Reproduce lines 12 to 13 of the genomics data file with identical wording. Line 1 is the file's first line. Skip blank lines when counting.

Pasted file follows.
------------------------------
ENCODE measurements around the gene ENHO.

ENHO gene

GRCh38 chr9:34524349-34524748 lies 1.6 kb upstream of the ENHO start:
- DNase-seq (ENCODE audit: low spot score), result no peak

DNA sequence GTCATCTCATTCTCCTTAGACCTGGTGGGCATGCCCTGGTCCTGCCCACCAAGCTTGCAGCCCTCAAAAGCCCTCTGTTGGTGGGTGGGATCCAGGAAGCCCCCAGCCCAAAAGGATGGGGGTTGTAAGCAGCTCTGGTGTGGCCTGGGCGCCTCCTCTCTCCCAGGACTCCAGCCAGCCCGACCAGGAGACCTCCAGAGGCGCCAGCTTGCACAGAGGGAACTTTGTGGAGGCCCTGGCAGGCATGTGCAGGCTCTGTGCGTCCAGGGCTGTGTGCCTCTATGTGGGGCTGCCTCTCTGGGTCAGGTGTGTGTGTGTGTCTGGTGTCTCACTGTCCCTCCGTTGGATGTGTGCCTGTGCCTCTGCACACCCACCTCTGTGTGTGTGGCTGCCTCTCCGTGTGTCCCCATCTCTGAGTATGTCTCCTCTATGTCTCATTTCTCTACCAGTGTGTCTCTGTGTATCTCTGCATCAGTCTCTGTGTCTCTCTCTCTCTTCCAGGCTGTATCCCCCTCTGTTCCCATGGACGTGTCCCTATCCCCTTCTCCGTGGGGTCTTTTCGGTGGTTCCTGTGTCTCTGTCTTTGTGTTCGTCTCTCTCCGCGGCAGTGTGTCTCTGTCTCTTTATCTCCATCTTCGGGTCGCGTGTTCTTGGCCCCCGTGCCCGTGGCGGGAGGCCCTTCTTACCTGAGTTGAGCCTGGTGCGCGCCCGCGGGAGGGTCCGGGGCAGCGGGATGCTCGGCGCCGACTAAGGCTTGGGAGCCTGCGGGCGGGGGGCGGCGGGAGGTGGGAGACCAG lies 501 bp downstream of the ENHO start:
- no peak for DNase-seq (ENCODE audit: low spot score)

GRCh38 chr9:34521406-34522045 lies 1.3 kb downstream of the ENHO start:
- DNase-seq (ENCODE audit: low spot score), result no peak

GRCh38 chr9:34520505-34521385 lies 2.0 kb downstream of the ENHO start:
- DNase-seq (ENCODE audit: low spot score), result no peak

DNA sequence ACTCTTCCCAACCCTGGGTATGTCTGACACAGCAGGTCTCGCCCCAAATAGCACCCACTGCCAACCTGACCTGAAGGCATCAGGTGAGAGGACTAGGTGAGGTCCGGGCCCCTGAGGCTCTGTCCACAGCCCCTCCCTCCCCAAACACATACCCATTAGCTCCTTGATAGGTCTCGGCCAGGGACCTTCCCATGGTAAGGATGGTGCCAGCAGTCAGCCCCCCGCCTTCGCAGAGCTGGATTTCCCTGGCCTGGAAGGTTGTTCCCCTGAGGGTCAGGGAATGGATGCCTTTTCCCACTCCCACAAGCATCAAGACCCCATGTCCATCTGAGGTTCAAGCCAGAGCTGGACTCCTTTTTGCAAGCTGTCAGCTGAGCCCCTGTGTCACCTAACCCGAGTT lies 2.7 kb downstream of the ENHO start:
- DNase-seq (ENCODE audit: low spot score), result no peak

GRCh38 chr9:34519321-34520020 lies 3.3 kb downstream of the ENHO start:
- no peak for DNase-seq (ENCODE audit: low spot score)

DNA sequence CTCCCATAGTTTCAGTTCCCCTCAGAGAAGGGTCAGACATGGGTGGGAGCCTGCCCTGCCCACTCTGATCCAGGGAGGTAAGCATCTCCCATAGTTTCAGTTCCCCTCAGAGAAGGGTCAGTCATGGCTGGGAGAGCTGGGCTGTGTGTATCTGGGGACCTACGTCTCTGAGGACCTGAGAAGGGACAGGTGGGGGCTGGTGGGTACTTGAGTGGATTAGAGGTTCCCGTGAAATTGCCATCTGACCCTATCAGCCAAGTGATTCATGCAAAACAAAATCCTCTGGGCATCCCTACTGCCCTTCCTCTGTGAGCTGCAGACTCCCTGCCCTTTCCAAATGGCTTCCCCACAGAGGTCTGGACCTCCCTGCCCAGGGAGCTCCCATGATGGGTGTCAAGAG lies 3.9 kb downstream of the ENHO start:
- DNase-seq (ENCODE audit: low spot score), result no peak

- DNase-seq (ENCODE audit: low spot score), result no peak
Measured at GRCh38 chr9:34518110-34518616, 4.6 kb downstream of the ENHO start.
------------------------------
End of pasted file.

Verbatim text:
- DNase-seq (ENCODE audit: low spot score), result no peak

GRCh38 chr9:34519321-34520020 lies 3.3 kb downstream of the ENHO start: